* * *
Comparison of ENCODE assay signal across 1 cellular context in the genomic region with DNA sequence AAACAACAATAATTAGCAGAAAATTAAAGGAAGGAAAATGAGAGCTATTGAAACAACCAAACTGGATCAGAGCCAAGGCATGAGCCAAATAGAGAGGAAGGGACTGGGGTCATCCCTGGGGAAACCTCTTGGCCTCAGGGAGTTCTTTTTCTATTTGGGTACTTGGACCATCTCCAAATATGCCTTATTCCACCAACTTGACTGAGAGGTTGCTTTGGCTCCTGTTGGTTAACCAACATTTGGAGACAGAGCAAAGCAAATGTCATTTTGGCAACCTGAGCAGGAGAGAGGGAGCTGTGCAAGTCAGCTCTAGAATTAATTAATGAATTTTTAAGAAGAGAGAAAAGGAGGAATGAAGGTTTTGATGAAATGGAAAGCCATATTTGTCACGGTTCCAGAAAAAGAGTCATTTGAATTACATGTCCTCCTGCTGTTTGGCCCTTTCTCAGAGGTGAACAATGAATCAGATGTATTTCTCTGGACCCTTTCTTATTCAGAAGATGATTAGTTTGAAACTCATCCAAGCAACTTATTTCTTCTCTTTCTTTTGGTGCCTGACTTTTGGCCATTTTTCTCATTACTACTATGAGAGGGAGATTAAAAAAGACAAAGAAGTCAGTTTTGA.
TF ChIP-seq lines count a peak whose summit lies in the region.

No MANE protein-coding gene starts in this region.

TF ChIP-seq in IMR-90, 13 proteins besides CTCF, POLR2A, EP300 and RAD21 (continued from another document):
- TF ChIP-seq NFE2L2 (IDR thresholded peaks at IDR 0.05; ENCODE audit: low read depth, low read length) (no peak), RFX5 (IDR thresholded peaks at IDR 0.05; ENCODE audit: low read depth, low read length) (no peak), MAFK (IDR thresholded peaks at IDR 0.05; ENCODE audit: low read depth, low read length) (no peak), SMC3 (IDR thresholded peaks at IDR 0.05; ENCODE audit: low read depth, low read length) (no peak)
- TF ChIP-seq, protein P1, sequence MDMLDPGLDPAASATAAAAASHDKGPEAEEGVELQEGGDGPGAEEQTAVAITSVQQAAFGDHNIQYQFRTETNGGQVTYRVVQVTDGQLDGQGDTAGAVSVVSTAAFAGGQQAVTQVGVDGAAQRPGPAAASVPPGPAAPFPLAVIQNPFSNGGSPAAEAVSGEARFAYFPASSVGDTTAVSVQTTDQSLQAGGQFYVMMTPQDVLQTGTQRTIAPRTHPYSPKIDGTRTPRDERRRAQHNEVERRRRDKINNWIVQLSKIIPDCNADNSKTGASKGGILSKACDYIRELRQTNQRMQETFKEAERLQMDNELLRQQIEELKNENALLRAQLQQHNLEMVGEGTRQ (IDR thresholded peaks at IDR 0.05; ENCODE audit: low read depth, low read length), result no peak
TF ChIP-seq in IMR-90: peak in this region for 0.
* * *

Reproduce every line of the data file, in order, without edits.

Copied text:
Comparison of ENCODE assay signal across 1 cellular context in the genomic region with DNA sequence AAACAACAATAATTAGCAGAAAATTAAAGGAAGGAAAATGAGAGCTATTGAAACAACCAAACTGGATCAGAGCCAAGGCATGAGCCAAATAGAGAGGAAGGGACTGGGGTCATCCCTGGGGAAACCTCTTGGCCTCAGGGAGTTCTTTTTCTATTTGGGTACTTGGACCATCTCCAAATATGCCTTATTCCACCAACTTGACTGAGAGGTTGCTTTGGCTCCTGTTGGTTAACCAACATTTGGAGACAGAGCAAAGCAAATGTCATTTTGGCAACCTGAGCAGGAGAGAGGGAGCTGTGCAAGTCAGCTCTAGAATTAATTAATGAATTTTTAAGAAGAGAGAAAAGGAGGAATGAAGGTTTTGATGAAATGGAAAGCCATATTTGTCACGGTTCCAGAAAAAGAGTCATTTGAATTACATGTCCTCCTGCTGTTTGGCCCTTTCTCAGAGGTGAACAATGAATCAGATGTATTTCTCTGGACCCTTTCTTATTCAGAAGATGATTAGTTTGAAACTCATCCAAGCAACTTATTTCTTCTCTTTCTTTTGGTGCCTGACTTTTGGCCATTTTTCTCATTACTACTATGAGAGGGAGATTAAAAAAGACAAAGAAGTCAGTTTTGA.
TF ChIP-seq lines count a peak whose summit lies in the region.

No MANE protein-coding gene starts in this region.

TF ChIP-seq in IMR-90, 13 proteins besides CTCF, POLR2A, EP300 and RAD21 (continued from another document):
- TF ChIP-seq NFE2L2 (IDR thresholded peaks at IDR 0.05; ENCODE audit: low read depth, low read length) (no peak), RFX5 (IDR thresholded peaks at IDR 0.05; ENCODE audit: low read depth, low read length) (no peak), MAFK (IDR thresholded peaks at IDR 0.05; ENCODE audit: low read depth, low read length) (no peak), SMC3 (IDR thresholded peaks at IDR 0.05; ENCODE audit: low read depth, low read length) (no peak)
- TF ChIP-seq, protein P1, sequence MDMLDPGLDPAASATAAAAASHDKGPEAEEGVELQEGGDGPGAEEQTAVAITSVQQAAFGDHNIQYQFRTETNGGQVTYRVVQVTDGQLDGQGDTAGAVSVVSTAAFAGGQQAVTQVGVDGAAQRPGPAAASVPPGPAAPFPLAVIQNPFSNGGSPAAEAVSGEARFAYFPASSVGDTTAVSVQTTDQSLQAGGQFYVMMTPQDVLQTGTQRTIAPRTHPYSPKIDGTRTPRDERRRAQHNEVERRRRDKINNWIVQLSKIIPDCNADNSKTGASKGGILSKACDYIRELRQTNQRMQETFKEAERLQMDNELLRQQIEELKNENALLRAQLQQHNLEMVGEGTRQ (IDR thresholded peaks at IDR 0.05; ENCODE audit: low read depth, low read length), result no peak
TF ChIP-seq in IMR-90: peak in this region for 0.